Issue 59: 2016 06 23: A Jolly Voting Day (John Watson)

23 June 2016

A Jolly Voting Day

Quiet, too damned quiet!

by John Watson

Watson,-John_640c480 head shotIn most parts of Britain, voting day is an oasis of peace. Before it, came the last stages of the campaign, the opposing factions shouting their wares like coster-mongers in a Victorian engraving. Afterwards will come the recriminations and the wrangling over the implications of the result.  In between there is nothing to say. The nation has heard the debate and goes to cast its vote.  No one wants to hear anything more from the politicians and for that reason nothing more is said.  What is the point if it will only irritate the voters?

With a referendum, voting day is especially quiet. There has been no canvass, so a number of the activities which we are used to seeing on election day become pointless.  You will look in vain for activists knocking on the doors of those supporters who have not yet been to the polls.  With a referendum nobody knows who their supporters are so you would not know which door to knock on. Nor is there any need to collect voting cards as electors come out of the poll booth.  In a general election it is customary to hand your card to the representative of the party which you support so that they will know you have voted and will not waste their time reminding you to do so later. No canvass though makes this pointless and if in some areas there are representatives of Remain and Leave standing in the street it will only be for show. They will have no more function than the sentries who pace to and fro in front of Buckingham Palace.

This absence of activity may be a relief in some ways but it is also something of an anti-climax. Standing at a voting station always makes a pleasant culmination to campaigning at a general election because convention has it that, the campaigning being over, the representatives of the different parties do not talk about politics. Instead there is a collegiate atmosphere and sometimes even an element of cooperation.

Many years ago I was standing outside a school in southern Islington. It was desperately cold and, the returning officer having ruled that we must stay outside the building, the only shelter was a sort of open porch. There were three of us there. I was representing the Conservatives and there were representatives of Labour and the Liberals (as they then were). I knew Pat, my Labour opposite number, fairly well.  He was from the extreme left of his party and claimed to be the most senior member of the militant tendency who had not been expelled from it. He was also amusing and good company and occasionally, after canvassing the same block for our different parties, we would go off to the pub for a beer.  Naturally we discussed our respective canvass returns and, oddly, we always found that the same people had agreed to vote for both of our parties, giving credence to the theory that there are those who always offer or refuse their support, regardless of who they are talking to.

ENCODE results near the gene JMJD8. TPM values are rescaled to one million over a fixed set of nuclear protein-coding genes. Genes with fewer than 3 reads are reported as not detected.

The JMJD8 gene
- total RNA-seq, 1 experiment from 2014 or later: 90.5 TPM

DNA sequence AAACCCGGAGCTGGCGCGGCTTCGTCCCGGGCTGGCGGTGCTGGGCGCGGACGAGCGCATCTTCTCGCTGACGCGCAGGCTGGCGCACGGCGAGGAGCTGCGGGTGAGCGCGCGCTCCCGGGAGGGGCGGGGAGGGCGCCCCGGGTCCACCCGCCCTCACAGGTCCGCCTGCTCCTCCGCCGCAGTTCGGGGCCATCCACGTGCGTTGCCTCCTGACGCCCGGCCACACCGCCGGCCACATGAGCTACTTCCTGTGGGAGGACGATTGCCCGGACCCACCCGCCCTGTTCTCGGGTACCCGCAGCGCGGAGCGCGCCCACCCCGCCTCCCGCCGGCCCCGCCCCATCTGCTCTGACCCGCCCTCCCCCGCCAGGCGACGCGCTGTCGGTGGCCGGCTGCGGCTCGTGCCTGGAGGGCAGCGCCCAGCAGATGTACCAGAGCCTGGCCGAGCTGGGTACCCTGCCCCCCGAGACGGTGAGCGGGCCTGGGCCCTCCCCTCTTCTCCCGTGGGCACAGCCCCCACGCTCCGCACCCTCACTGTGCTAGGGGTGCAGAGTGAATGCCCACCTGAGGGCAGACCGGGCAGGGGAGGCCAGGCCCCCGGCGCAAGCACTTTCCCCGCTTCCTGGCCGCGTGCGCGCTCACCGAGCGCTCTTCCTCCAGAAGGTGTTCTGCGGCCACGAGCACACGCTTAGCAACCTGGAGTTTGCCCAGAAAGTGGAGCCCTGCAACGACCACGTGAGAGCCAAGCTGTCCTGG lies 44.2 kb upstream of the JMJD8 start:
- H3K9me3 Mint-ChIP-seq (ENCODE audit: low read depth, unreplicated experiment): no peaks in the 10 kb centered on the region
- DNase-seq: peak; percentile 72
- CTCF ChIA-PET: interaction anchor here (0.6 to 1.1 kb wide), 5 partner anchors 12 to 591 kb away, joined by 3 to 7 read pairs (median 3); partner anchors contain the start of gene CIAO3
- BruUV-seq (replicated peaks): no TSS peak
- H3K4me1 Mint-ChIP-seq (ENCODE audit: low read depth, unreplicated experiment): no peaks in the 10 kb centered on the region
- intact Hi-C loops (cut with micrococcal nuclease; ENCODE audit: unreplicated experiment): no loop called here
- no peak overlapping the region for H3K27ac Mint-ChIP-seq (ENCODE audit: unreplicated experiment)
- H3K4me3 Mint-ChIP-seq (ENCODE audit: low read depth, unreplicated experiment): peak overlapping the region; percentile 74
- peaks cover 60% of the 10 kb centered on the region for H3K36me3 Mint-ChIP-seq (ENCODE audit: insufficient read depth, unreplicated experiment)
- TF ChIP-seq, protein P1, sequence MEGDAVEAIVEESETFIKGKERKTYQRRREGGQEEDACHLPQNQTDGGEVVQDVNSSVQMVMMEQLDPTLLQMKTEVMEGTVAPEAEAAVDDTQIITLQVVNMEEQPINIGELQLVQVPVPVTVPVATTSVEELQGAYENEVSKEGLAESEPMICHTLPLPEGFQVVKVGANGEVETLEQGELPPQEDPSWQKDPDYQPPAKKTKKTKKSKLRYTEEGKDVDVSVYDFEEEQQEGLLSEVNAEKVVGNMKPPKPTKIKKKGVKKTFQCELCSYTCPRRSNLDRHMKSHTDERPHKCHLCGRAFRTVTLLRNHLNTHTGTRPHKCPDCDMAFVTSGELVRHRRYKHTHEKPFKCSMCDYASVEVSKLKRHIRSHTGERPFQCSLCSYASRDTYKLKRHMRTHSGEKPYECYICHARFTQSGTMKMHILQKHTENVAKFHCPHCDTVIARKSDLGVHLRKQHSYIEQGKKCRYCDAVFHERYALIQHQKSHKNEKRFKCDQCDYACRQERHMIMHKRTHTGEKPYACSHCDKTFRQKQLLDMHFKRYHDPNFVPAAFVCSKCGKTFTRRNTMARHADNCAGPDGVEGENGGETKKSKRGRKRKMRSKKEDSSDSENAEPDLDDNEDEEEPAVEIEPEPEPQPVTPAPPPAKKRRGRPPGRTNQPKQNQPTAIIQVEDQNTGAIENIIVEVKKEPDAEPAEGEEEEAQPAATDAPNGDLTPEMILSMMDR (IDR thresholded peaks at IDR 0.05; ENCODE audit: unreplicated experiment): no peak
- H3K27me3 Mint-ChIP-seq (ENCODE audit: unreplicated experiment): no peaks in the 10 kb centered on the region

Anyway, as I said, it was bitterly cold and so Pat and I came to deal. I would go off and get coffee and mars bars but, while I was away, he would wear a Tory rosette as well as a Labour one and would gather information about who had voted on behalf of both parties. Eager not to be left out of this somewhat unorthodox agreement, the Liberal man cut in by offering to get newspapers as well, if Pat would increase his count of rosettes from 2 to 3. It was an odd feeling, walking down the street, hearing a booming voice behind us saying “I welcome you to the poll on behalf of all three parties”.  The electors, who knew nothing about what had been agreed, must have been very surprised.

All would have gone well but for the fact that at that moment the sitting Labour MP turned up with his entourage to visit the polling station. He was horrified to see one of his most radical supporters wearing what looked like an off-colour set of traffic lights. “You’ll take those off at once” he exclaimed. In doing so he underestimated the robust quality of his own activists because, when I returned to the polling station, the MP had left and Pat, with the smile of a man who has enjoyed telling someone else where to get off, unpinned my rosette from his lapel and handed it back.

That is why, as I see the bland polling stations today, with the voting being carried out with all the decorum that a serious decision requires, I will feel a tinge of regret.  No doubt the order and seriousness is a credit to the British public, but for a jolly voting day give me a general election any time.


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Issue 59:2016 06 23:Anatomy of a debate (Don Urquhart)

23  June 2016

Anatomy of a Debate

A different way of keeping the score

by Don Urquhart

The worst are full of passionate intensity wrote Yeats just after the Great War.  The words came into my mind just before the great EU referendum debate.

On Tuesday 21st June 2016, David Dimbleby hosted a debate at Wembley.  On the Remain side were Ruth Davidson, Sadiq Khan and Frances O’Grady.  Speaking for Leave were Boris Johnson, Andrea Leadsom and Gisela Stuart.

Earlier in the day political journalist Tim Montgomerie had averred that Ruth Davidson’s job would be to savage Boris and, watching the debate, I had the impression that the Remain side were going at it the more aggressively.  So I watched it again, this time counting the number of times each speaker made ad hominem attacks on the other side or interrupted an opponent.

Here’s how it worked out.  The person who spoke most was Sadiq (14), followed by Gisela (12), Andrea (11), Frances (9) and Ruth (9) with Boris surprisingly speaking the least number of times (8).  So the Leavers addressed us 31 times and the Remainers 32.  So who was the most aggressive?  Here I noted each instance where lies or other failings were attributed to the other side or there was an interruption.